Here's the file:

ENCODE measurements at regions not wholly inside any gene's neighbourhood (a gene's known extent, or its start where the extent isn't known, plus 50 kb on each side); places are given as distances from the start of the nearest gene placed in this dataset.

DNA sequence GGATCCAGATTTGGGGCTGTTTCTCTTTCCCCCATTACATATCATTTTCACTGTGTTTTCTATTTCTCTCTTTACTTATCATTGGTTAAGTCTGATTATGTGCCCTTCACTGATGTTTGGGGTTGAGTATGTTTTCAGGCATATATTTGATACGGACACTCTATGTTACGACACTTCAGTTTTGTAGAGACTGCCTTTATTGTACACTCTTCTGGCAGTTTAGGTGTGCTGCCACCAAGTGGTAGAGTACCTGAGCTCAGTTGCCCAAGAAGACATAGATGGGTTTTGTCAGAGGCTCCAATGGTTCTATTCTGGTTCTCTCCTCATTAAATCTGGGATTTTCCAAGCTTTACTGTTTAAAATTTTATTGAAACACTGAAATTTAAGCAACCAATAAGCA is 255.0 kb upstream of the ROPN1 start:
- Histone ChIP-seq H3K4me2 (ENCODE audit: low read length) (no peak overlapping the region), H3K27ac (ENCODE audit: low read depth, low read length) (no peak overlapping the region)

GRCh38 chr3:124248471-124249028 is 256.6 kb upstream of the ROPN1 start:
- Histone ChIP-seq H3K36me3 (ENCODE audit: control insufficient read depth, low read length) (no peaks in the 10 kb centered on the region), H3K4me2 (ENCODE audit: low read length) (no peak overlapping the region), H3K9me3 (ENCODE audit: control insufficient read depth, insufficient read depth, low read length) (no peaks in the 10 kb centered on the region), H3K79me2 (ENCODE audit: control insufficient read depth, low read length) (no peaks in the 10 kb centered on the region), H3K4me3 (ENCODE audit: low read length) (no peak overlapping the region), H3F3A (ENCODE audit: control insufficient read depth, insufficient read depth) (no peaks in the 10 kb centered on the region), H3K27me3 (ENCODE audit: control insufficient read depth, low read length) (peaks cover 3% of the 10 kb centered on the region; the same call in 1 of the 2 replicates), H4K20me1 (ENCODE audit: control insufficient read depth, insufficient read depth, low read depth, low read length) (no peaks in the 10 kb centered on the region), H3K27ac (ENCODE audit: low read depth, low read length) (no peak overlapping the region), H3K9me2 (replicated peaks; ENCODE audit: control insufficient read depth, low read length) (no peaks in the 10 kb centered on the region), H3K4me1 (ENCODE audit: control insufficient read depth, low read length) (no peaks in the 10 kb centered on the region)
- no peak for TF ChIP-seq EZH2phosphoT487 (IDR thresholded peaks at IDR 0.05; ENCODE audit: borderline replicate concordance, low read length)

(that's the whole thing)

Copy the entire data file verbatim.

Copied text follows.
ENCODE measurements at regions not wholly inside any gene's neighbourhood (a gene's known extent, or its start where the extent isn't known, plus 50 kb on each side); places are given as distances from the start of the nearest gene placed in this dataset.

DNA sequence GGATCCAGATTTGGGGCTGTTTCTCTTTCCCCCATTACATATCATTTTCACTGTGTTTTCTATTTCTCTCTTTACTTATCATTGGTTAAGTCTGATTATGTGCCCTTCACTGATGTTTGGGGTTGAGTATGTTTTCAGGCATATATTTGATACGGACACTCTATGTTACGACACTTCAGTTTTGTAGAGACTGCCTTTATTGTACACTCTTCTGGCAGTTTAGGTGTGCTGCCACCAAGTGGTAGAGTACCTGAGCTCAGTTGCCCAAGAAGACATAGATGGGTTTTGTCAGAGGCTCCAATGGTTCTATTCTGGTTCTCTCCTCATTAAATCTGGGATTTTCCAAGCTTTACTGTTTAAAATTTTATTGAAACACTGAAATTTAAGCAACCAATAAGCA is 255.0 kb upstream of the ROPN1 start:
- Histone ChIP-seq H3K4me2 (ENCODE audit: low read length) (no peak overlapping the region), H3K27ac (ENCODE audit: low read depth, low read length) (no peak overlapping the region)

GRCh38 chr3:124248471-124249028 is 256.6 kb upstream of the ROPN1 start:
- Histone ChIP-seq H3K36me3 (ENCODE audit: control insufficient read depth, low read length) (no peaks in the 10 kb centered on the region), H3K4me2 (ENCODE audit: low read length) (no peak overlapping the region), H3K9me3 (ENCODE audit: control insufficient read depth, insufficient read depth, low read length) (no peaks in the 10 kb centered on the region), H3K79me2 (ENCODE audit: control insufficient read depth, low read length) (no peaks in the 10 kb centered on the region), H3K4me3 (ENCODE audit: low read length) (no peak overlapping the region), H3F3A (ENCODE audit: control insufficient read depth, insufficient read depth) (no peaks in the 10 kb centered on the region), H3K27me3 (ENCODE audit: control insufficient read depth, low read length) (peaks cover 3% of the 10 kb centered on the region; the same call in 1 of the 2 replicates), H4K20me1 (ENCODE audit: control insufficient read depth, insufficient read depth, low read depth, low read length) (no peaks in the 10 kb centered on the region), H3K27ac (ENCODE audit: low read depth, low read length) (no peak overlapping the region), H3K9me2 (replicated peaks; ENCODE audit: control insufficient read depth, low read length) (no peaks in the 10 kb centered on the region), H3K4me1 (ENCODE audit: control insufficient read depth, low read length) (no peaks in the 10 kb centered on the region)
- no peak for TF ChIP-seq EZH2phosphoT487 (IDR thresholded peaks at IDR 0.05; ENCODE audit: borderline replicate concordance, low read length)